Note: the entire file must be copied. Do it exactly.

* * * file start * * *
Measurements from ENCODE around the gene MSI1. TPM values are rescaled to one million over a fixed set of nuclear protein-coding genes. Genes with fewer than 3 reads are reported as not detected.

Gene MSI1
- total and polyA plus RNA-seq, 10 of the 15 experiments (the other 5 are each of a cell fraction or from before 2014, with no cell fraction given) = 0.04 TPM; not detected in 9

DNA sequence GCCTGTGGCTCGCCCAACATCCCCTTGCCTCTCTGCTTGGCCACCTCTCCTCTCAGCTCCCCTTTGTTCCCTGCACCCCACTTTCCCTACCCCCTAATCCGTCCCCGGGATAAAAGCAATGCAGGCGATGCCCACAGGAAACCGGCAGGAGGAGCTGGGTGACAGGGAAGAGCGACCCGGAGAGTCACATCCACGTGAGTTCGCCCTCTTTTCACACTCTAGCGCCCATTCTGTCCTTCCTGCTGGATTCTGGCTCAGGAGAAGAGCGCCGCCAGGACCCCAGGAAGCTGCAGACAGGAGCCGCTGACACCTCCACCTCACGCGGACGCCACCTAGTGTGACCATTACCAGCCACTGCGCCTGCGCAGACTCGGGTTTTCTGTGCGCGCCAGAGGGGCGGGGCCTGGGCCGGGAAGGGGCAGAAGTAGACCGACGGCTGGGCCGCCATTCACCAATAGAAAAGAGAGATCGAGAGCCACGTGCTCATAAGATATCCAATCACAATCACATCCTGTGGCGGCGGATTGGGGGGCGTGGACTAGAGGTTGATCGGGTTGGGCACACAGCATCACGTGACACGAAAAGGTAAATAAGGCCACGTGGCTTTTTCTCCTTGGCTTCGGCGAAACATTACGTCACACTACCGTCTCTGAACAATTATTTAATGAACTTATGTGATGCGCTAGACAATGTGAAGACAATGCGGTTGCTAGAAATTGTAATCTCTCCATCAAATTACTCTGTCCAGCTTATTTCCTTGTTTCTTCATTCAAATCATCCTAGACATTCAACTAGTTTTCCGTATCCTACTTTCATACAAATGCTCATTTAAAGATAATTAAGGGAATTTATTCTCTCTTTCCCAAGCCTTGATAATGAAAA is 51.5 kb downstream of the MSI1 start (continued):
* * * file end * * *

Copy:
Measurements from ENCODE around the gene MSI1. TPM values are rescaled to one million over a fixed set of nuclear protein-coding genes. Genes with fewer than 3 reads are reported as not detected.

Gene MSI1
- total and polyA plus RNA-seq, 10 of the 15 experiments (the other 5 are each of a cell fraction or from before 2014, with no cell fraction given) = 0.04 TPM; not detected in 9

DNA sequence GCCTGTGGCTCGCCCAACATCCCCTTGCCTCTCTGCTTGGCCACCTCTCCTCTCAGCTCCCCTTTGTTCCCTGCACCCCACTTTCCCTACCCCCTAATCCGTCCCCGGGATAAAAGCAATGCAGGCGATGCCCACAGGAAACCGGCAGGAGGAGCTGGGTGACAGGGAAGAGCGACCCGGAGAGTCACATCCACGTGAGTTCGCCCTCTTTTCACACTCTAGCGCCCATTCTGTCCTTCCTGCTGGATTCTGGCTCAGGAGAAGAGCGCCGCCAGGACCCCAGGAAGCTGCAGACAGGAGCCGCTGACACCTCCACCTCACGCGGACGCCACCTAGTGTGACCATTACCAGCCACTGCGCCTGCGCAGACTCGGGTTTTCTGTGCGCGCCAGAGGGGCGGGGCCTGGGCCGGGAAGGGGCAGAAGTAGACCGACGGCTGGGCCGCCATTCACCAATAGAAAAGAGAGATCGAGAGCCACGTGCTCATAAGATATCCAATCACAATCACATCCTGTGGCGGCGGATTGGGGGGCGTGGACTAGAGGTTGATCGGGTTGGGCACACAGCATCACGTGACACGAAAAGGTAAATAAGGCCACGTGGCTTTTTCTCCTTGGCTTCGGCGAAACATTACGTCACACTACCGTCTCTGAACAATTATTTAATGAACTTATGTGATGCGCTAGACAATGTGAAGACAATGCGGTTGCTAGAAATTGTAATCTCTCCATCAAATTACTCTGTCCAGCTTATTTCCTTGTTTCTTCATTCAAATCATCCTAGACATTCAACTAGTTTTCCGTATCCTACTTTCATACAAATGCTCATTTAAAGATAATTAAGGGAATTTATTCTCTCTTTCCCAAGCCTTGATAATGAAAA is 51.5 kb downstream of the MSI1 start (continued):